.  Two issues sure to come up in the next legislative session are cigarette smoking and self-defense.  Really, they are two aspects of one larger issue:  personal freedom.  The petty tyrants who love to dictate the personal behavior of others nearly succeeded in banning smoking in all restaurants and bars in New Hampshire this past legislative session.  Make no mistake, this is not a health issue.  It's about control of private property.

A Secondhand Scare Campaign
:  Secondhand smoke is a dramatically diluted substance compared to what active smokers breathe in.  Spending an hour in a typical bar back in the 1970s was the equivalent of smoking only .004 cigarettes.  The level of smoke contaminants in today's bars is much lower, and several orders of magnitude less than OSHA indoor air quality standards.

Can we just cut to the chase about the great Baltimore smoking-ban debate of 2006?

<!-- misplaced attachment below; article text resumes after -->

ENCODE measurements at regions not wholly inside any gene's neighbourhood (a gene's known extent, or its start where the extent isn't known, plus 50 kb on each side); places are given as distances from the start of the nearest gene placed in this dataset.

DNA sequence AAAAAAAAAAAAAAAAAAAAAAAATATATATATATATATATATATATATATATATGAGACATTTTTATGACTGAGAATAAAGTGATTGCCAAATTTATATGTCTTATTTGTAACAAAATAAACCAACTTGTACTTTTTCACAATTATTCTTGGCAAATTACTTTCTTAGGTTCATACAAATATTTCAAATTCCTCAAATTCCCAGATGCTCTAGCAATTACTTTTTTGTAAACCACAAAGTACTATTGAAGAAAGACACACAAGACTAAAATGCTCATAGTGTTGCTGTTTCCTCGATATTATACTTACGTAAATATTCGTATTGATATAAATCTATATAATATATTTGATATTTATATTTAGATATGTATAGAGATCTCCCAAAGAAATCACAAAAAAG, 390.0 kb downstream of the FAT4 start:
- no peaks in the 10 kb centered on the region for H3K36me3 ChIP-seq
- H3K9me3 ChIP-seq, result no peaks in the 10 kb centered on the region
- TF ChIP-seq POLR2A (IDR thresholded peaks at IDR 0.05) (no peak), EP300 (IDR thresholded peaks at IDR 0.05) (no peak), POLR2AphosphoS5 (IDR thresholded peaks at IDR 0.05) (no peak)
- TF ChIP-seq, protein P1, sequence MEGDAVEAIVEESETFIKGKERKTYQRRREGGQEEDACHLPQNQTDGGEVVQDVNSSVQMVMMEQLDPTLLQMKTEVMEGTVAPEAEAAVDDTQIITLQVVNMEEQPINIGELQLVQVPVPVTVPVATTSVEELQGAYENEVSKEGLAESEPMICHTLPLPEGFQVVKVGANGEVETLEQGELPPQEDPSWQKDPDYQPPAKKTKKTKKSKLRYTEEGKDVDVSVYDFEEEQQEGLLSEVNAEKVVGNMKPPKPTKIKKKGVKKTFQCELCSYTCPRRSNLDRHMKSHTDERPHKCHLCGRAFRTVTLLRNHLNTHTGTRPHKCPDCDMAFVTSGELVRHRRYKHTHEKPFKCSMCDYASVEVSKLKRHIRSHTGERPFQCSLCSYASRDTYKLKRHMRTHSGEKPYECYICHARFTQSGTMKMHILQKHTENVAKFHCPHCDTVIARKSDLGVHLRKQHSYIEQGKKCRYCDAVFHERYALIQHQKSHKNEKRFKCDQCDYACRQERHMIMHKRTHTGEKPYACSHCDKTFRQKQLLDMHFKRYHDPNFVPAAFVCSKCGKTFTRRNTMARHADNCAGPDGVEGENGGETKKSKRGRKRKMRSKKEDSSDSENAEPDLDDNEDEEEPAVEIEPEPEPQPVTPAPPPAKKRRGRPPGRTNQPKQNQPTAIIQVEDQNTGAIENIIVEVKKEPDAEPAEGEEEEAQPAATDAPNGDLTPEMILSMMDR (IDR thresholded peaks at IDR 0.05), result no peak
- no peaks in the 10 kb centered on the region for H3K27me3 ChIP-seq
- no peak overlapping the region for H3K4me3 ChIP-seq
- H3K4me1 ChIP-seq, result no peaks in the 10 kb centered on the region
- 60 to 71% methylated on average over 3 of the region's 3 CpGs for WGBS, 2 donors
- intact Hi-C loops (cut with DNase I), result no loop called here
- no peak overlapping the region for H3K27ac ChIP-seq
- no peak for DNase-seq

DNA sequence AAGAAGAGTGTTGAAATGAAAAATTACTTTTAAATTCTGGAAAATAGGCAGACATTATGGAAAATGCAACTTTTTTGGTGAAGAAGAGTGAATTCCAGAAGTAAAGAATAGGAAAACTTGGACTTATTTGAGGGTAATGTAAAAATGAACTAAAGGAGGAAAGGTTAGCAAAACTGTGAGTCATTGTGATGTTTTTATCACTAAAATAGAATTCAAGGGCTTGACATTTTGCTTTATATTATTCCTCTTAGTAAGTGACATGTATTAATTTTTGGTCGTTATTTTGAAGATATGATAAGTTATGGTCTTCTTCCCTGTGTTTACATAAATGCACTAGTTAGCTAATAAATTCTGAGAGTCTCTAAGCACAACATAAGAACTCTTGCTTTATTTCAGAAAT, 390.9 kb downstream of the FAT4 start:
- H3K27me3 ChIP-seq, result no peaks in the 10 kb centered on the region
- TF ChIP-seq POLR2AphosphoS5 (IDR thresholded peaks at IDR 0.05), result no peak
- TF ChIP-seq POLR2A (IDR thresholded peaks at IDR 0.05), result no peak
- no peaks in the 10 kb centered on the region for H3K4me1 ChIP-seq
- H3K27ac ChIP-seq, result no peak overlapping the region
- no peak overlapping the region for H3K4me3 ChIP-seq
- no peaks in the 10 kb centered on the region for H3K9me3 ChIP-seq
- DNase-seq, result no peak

City Hall chambers were packed last week — packed, mind you — with hundreds of folks dying to weigh in on the topic of whether the City Council should ban smoking in restaurants and bars.  Many opposed the ban, claiming that some owners of bars and restaurants might suffer a loss of business.  Proponents of the bill pointed out the hazards of secondhand smoke.  But this issue isn't about secondhand smoke.  It's about firsthand stink.

Why I smoke (cigars)
.  There are few personal confessions more likely to alienate many Americans than to admit to smoking.  Singles ads are filled with people who will never even go on a first date with someone who smokes.  I strongly suspect that more women would date a millionaire who earned his money disreputably than a millionaire who smoked.

California City Says Secondhand Smoke is a Nuisance